Chris Queen’s new book Football, Faith, & Flannery O’Connor: A Love Letter to the South is just what the title promises, a breezy, fast-moving brochure for a somewhat loosely-defined slice of America. One of the most quintessentially Southern things about the South is that it’s not easy to say exactly where it begins and ends.
At one point, Queen makes a brief case for including Missouri, or at least the parts of it that made such an impression on Walt Disney. Speaking of Disney, three full chapters of the book are devoted to Florida… right after a passage in which Queen reviews the arguments over whether Florida should be considered part of “the South” at all.
That balance of pages gracefully captures the elusive nature of Southern identity. Florida is almost a microcosm of the nation in that regard. The coastal regions are filled with Northern transplants and retirees, while the southeast coast is melting into the Miami metroplex, which has a lively and distinctive culture but isn’t Southern in any meaningful sense. Head inland, and the deep South is less than an hour away from even the most pricey, modern beach-hugging retirement or resort community. Go north past the Disney World entertainment complex, and the rural communities are a lot like old-fashioned Georgia towns. The South is there, always influential, forever inviting… but not always easy to see.
Queen aims to make the South a bit more visible to those outside its loose borders. His mission statement is to dispel media myths perpetuated in the rest of the country, offering intensively-researched chapters to celebrate Southern history, culture, and industry. Copious statistics for everything from demographics to agricultural production and sales of Southern music are provided. One chapter goes to great lengths to describe the success of Southern municipalities in attracting Hollywood film and television production, using tax breaks and taking advantage of the fact that so much important history took place in the South, while it is relatively difficult to simulate in any of the other tax havens Hollywood favors. Just after reading this chapter, I caught the new Robert Redford – Nick Nolte film A Walk in the Woods at a matinee showing… and sure enough, the great peachy logo of the Georgia film industry filled the screen as the credits rolled.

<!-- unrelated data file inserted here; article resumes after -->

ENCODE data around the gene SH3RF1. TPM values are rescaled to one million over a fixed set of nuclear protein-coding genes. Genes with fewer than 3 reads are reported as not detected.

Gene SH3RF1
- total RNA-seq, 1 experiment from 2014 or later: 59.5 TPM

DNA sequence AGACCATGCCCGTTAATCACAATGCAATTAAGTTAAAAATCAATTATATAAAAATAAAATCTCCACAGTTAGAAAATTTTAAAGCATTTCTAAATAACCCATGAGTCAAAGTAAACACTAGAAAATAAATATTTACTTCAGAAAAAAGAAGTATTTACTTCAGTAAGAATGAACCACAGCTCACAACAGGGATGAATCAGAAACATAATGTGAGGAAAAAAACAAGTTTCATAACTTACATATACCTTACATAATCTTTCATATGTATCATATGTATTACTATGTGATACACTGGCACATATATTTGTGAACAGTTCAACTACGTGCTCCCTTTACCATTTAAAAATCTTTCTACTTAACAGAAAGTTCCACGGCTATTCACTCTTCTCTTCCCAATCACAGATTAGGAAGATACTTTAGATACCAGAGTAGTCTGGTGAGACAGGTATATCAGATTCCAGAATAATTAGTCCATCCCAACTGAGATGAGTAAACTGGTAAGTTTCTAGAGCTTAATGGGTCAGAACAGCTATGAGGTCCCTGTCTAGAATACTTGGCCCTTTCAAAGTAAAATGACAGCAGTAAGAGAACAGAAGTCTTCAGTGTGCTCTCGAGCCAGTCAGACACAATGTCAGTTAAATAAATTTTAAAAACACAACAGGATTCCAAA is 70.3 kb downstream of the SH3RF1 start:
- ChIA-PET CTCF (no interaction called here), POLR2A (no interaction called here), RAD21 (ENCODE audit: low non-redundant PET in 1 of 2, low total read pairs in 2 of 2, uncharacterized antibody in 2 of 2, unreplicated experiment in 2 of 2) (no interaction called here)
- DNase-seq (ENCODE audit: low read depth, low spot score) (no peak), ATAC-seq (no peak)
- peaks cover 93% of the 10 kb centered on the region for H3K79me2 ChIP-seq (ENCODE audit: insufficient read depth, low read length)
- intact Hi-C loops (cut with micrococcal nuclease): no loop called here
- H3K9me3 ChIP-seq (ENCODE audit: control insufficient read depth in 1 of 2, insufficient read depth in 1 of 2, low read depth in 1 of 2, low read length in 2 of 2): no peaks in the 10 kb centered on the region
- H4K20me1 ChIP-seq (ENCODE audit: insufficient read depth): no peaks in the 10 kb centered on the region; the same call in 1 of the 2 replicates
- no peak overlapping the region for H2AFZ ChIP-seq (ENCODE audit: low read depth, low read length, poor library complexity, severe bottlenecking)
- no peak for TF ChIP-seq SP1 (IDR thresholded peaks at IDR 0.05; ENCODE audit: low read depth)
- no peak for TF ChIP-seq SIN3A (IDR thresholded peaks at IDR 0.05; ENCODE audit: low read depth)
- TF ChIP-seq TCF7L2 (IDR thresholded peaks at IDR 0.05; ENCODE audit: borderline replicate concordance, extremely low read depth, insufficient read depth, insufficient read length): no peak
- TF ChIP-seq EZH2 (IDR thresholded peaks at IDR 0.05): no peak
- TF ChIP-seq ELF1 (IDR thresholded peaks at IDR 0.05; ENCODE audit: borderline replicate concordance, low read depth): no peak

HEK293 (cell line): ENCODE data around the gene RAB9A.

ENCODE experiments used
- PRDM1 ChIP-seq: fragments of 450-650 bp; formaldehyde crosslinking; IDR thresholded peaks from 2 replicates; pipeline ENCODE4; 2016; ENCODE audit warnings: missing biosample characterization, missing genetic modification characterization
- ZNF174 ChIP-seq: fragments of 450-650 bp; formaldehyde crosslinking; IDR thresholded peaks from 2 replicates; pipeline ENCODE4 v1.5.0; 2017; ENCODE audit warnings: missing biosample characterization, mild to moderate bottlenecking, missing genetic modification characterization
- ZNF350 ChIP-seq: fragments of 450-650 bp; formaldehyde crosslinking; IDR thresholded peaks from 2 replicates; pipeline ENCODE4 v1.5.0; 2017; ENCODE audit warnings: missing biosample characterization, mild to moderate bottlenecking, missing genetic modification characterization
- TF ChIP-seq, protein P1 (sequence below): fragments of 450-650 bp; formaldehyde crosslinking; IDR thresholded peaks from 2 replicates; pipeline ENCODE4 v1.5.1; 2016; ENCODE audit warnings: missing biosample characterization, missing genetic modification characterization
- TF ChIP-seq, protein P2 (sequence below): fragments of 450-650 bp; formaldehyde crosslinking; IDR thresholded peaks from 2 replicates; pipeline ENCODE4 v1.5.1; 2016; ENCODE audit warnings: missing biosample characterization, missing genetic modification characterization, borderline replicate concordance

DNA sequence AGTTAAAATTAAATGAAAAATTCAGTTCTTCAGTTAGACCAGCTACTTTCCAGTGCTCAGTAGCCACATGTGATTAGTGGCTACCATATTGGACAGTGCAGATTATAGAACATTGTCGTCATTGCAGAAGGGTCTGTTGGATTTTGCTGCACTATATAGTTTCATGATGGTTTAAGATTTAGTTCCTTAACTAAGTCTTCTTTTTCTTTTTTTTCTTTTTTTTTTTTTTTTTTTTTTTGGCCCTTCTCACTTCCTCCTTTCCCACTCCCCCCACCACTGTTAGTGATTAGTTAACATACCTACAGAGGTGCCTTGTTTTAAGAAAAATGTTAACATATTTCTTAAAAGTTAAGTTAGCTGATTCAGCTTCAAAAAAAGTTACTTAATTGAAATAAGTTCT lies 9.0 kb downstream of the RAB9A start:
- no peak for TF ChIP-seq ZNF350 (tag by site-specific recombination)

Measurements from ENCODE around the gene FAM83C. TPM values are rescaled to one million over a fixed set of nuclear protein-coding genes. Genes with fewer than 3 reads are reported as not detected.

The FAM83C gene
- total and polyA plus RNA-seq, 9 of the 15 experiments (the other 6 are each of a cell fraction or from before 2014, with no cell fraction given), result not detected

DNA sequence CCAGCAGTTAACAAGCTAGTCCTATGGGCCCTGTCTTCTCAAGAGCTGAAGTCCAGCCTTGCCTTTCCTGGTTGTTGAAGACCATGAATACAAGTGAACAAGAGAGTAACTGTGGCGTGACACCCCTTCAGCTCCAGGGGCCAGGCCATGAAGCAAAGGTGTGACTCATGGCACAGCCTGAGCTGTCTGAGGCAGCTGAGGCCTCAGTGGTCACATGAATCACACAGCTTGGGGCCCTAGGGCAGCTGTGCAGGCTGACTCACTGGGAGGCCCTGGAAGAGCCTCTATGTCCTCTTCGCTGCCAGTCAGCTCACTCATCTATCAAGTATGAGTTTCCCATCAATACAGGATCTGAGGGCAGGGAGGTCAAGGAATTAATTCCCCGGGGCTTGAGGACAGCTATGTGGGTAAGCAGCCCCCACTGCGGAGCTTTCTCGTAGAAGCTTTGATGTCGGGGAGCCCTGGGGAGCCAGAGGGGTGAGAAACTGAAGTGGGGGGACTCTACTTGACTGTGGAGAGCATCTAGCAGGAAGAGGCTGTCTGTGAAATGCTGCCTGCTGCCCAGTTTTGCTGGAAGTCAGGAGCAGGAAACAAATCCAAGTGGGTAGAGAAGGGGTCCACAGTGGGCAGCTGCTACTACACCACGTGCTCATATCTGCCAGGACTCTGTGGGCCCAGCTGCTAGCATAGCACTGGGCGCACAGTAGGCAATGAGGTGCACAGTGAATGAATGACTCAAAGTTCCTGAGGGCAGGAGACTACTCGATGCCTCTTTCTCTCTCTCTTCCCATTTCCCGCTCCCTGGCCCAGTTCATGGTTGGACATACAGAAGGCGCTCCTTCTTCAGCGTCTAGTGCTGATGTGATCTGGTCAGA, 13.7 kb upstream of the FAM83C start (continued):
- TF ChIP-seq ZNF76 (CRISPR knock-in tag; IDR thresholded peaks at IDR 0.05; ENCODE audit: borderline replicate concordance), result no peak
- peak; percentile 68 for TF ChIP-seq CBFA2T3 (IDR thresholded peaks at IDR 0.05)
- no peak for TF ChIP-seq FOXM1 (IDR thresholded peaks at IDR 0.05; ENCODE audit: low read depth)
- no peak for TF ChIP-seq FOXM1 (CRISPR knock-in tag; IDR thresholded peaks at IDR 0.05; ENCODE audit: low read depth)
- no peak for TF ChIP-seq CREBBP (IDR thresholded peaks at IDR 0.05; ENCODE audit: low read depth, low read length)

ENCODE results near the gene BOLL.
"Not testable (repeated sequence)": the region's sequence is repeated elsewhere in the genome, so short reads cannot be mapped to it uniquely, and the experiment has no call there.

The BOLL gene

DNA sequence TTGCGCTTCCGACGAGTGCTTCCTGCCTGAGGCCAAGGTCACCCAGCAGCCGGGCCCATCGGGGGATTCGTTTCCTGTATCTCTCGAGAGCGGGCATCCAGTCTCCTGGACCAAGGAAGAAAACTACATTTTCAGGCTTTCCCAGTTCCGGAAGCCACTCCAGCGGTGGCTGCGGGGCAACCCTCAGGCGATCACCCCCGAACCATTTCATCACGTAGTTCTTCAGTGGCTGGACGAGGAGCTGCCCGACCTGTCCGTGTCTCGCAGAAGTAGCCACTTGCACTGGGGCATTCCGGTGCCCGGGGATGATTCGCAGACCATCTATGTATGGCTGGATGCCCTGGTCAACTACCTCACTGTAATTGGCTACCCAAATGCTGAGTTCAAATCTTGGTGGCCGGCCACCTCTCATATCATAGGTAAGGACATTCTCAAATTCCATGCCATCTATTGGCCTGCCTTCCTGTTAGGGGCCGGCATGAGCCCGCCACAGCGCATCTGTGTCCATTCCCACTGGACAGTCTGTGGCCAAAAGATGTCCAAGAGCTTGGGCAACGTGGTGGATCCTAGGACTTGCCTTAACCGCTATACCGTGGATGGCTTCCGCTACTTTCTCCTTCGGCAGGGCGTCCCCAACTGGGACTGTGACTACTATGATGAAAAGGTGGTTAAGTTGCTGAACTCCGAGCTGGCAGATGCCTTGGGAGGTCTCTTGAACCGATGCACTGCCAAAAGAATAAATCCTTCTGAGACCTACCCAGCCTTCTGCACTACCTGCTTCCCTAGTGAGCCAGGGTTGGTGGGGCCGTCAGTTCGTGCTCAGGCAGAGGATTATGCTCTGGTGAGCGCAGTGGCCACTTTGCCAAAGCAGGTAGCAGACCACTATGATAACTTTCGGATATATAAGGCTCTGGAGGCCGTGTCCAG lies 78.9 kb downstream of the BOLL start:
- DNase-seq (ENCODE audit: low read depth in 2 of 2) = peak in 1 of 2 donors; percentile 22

Another, far more profound bit of synchronicity is that Queen’s book includes a discussion of the Confederate Flag, and its increased, defiant use by Southern fraternities and sororities. “Though many people who display symbols of the Confederacy do so with no racist intent whatsoever,” he writes, “the use of the Stars and Bars flag during the segregation years has left a bad taste in the mouths of many people over the use of Confederate symbols.” Little did he know that by the time his book was ready for publication, the Confederate battle flag would have been almost completely erased from American history, to the point where toys bearing its image were ripped from the shelves, and the Dukes of Hazzard TV show (which Queen references at some length during his Hollywood-in-the-South chapter) was flung down the memory hole.
That’s how quickly things move in the modern Internet-driven age of neurotic freak-outs and flash-mob activism. It’s an ill fit for the slow, graceful, polite Southern culture Queen reveres. There are a few points in the book where he takes a shot at explaining how the South was reshaped by the Civil War and Reconstruction, producing a passive-aggressive mixture of pride, long historical memory, fighting spirit… and weary, defensive resignation. Hollywood might do a lot of business in the South, but the dominant real-time media culture shows little but contempt, hostility, and ignorance, even at CNN, whose Atlanta digs are surrounded by a wide non-Southern buffer zone.
That’s probably why Football, Faith, and Flannery O’Connor is so heavy with statistics, the names of prominent individuals, and easily-digested blog-post slices of history. It speaks the language of real-time media creators and their heavy consumers. Fast-moving and data-driven, it holds only a few specific topics for more than a few paragraphs of consideration before moving along. The loose framing device of the Queen family’s vacation trips from suburban Atlanta to Orlando provides an apt metaphor for the feel of the book, as everything zips by with the speed of exits shooting past on the Interstate.